Scott Tipton: Common sense approach

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Scott R. Tipton

I’m Scott Tipton, and I would be honored to have your vote Nov. 2. I’m running for Congress because I want to do all I can to preserve the American dream for my children and yours. My wife Jean and I have been married 27 years. We have two wonderful daughters — Elizabeth, who’s attending college in California, and Liesl who lives with her husband, Chris, an Air Force pilot, in Nevada. We’re very proud parents who want to ensure our children grow up with the same opportunities we enjoyed when Jean and I looked forward to starting a family. Like you, we want to leave our children with an America that’s a little bit better than we found it — a country that continues to reward hard work, a country that keeps its citizens safe and one that frees every one of us to rise to our potential, no matter the endeavor.

I think 2010 is a defining election for our country; a far-reaching decision that will chart the course of our country for years to come. Our next Congress will be making tough decisions that will set us on one of two courses: one with burgeoning government deficits, debt and spending — or one that reduces government, reins in spending, addresses the debt and lowers taxes. Like most common sense Americans of both parties, I’ll fight every day for the latter alternative.

This campaign to unseat Congressman John Salazar is not at all personal. In fact, I truly think Salazar went to Washington six years ago very determined to do good things for our district and our country. But Salazar quickly lost his way. He forgot us here in Colorado when the Democratic Party leadership needed his vote to continue exorbitant federal spending. He voted for the $787 billion stimulus bill that’s added debt and killed jobs. He voted for ObamaCare, a 2,000-plus page bill that is making businesses think twice about hiring new employees. He voted for union “card check” legislation that would prevent union members from using a secret ballot. He voted to extend the bank bailouts — a proven failure to get the economy moving again. It seems Congressman Salazar is more beholden to the national Democratic leadership than his own constituents.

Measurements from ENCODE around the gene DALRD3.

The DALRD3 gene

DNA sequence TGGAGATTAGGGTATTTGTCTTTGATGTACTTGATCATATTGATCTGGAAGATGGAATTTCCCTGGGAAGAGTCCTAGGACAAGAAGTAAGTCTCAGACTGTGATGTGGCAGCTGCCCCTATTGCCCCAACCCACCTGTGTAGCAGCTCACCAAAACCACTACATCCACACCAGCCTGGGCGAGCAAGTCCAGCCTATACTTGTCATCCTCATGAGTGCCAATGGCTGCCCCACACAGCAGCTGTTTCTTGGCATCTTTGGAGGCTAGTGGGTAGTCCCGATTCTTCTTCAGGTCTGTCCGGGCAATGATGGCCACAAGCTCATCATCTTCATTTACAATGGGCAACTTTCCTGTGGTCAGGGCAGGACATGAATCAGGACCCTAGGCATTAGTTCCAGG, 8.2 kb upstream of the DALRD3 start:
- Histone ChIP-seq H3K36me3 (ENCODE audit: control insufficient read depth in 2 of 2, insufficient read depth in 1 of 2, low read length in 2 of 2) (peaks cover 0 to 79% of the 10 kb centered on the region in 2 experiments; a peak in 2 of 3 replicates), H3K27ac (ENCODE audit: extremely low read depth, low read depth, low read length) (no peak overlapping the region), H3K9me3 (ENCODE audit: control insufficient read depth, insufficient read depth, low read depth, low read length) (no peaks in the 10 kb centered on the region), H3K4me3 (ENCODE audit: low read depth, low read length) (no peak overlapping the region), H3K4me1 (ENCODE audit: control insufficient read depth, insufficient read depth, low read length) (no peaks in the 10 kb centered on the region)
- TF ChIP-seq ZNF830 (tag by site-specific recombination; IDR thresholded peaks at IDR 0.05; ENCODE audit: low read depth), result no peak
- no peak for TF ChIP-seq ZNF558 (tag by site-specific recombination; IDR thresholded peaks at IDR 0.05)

The latest example of Salazar’s conflicting loyalties was just last month. On Sept. 15, Congressman Salazar signed a letter along with 30 other Democrats urging Speaker Nancy Pelosi to bring a vote to extend the Bush tax cuts for one year. In a statement touting his strong support of tax cuts, Salazar said tax cuts would, “give families and small businesses the confidence and stability they need during a recovering economy.” But just two weeks later, Salazar voted to adjourn the House, even though a vote on tax cuts had not yet been taken. He was among a few House Democrats to sign the letter urging tax cuts and vote for adjournment to avoid doing so — a clear example of posturing one way and voting another.

In 1979, my brother Joe and I started a retail pottery business in our hometown of Cortez with a $10,000 loan. As many of you know, it isn’t easy getting a business up and running. You start with a great idea, you take on some risk, and then you work night and day to see your vision achieved. I remember we carried around an old briefcase with samples that we’d take with us to potential customers. We’ve certainly come quite a long way since, and I’m proud of what we achieved — 22 employees, a loyal customer base and an international reputation for high quality products.

It’s this background in business that uniquely qualifies me to represent you in Washington. Often in business, you have continue to provide a quality product at a competitive price despite what might be happening in the economy. Imagine in the midst of a serious recession a small business that raised their prices, gave each employee an exorbitant raise, and took on more debt than they could ever pay back. How long would that business continue to provide for its customers? As a small businessman, I’ve made the tough decisions that kept us meeting a payroll, balancing our budget, re-investing our profits back into the business and put our customers first. That’s the common sense approach I’ll take with me if I’m honored to serve you in Washington. Thank you for your consideration of my views and my candidacy.

State Rep. Scott Tipton, R-Cortez, is running for the 3rd Congressional District.

Comments

Dave McClure 4 years, 2 months ago

Dear Sir, You are a liar! The only common sense thing for the electorate to do is ignore republican candidates.

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